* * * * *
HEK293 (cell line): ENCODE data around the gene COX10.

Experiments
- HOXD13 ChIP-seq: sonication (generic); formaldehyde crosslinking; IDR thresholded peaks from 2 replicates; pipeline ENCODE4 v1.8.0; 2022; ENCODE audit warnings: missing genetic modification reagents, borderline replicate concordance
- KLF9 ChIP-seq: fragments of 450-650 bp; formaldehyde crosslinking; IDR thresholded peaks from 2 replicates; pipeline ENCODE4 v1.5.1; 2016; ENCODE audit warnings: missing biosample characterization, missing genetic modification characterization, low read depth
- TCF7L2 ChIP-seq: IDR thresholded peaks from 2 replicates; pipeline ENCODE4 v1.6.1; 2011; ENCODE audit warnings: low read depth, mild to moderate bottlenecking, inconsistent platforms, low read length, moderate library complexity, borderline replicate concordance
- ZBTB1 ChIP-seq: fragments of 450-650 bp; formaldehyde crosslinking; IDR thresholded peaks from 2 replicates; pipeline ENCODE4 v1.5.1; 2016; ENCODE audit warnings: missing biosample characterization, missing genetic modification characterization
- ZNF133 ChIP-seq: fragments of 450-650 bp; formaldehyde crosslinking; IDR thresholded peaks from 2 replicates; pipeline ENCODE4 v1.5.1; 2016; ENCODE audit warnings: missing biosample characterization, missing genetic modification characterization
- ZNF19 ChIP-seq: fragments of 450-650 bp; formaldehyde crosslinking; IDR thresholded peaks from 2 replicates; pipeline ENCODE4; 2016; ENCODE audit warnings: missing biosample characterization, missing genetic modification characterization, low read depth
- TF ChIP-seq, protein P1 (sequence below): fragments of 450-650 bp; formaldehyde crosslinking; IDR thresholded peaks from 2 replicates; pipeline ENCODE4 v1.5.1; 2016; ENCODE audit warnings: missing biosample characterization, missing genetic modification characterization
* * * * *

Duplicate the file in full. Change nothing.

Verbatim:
HEK293 (cell line): ENCODE data around the gene COX10.

Experiments
- HOXD13 ChIP-seq: sonication (generic); formaldehyde crosslinking; IDR thresholded peaks from 2 replicates; pipeline ENCODE4 v1.8.0; 2022; ENCODE audit warnings: missing genetic modification reagents, borderline replicate concordance
- KLF9 ChIP-seq: fragments of 450-650 bp; formaldehyde crosslinking; IDR thresholded peaks from 2 replicates; pipeline ENCODE4 v1.5.1; 2016; ENCODE audit warnings: missing biosample characterization, missing genetic modification characterization, low read depth
- TCF7L2 ChIP-seq: IDR thresholded peaks from 2 replicates; pipeline ENCODE4 v1.6.1; 2011; ENCODE audit warnings: low read depth, mild to moderate bottlenecking, inconsistent platforms, low read length, moderate library complexity, borderline replicate concordance
- ZBTB1 ChIP-seq: fragments of 450-650 bp; formaldehyde crosslinking; IDR thresholded peaks from 2 replicates; pipeline ENCODE4 v1.5.1; 2016; ENCODE audit warnings: missing biosample characterization, missing genetic modification characterization
- ZNF133 ChIP-seq: fragments of 450-650 bp; formaldehyde crosslinking; IDR thresholded peaks from 2 replicates; pipeline ENCODE4 v1.5.1; 2016; ENCODE audit warnings: missing biosample characterization, missing genetic modification characterization
- ZNF19 ChIP-seq: fragments of 450-650 bp; formaldehyde crosslinking; IDR thresholded peaks from 2 replicates; pipeline ENCODE4; 2016; ENCODE audit warnings: missing biosample characterization, missing genetic modification characterization, low read depth
- TF ChIP-seq, protein P1 (sequence below): fragments of 450-650 bp; formaldehyde crosslinking; IDR thresholded peaks from 2 replicates; pipeline ENCODE4 v1.5.1; 2016; ENCODE audit warnings: missing biosample characterization, missing genetic modification characterization